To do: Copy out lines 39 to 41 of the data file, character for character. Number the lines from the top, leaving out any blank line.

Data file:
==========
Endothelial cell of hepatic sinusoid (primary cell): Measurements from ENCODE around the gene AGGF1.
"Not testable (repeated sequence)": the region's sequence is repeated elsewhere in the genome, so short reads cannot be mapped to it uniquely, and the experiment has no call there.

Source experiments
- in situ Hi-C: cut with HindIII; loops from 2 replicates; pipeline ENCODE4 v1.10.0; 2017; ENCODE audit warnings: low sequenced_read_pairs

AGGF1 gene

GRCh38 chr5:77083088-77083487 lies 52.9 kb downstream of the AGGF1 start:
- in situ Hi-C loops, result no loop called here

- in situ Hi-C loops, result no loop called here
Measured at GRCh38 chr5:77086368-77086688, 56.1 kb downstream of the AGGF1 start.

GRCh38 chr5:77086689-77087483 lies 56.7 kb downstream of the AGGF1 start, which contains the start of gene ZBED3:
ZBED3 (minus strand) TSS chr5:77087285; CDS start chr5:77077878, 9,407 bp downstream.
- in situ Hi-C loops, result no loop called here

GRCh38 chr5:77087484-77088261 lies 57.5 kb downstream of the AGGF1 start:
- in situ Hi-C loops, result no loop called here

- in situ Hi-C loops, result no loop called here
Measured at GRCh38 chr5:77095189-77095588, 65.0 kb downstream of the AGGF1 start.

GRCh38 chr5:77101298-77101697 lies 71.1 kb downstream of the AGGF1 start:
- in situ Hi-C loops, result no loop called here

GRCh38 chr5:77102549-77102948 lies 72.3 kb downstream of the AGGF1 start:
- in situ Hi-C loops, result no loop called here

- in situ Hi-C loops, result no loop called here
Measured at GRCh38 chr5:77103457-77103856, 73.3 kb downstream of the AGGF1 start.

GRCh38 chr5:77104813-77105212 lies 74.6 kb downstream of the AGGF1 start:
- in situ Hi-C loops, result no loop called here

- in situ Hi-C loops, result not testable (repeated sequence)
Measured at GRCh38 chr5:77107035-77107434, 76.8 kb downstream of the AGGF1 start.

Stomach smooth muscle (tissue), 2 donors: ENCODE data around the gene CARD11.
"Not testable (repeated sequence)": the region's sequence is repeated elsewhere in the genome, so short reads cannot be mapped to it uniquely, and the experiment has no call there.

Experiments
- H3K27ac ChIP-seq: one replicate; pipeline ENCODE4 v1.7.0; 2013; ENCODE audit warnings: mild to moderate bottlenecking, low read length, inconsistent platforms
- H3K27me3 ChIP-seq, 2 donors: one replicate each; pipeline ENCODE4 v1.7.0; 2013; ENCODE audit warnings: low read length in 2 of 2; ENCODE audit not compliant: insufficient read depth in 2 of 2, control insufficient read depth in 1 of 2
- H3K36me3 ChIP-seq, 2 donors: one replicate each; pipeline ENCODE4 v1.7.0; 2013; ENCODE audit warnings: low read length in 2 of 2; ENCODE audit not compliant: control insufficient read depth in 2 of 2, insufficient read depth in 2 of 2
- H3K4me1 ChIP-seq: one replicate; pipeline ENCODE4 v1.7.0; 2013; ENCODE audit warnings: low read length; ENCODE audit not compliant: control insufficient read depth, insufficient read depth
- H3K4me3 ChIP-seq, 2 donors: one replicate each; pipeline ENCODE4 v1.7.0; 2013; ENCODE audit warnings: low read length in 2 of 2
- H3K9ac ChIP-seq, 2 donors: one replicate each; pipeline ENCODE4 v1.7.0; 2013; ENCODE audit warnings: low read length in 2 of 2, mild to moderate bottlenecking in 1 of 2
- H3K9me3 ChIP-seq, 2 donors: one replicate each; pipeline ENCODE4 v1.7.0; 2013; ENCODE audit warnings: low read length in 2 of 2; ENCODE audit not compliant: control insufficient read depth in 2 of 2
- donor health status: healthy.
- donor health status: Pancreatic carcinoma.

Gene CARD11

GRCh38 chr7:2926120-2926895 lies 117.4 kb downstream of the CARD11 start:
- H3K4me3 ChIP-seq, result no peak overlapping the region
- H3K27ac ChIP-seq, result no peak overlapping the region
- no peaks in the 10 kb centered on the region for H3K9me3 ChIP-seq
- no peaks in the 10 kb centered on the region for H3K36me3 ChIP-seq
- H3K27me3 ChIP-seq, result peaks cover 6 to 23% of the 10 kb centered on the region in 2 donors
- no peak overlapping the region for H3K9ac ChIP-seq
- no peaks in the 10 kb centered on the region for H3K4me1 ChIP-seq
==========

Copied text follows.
Gene CARD11

GRCh38 chr7:2926120-2926895 lies 117.4 kb downstream of the CARD11 start:
- H3K4me3 ChIP-seq, result no peak overlapping the region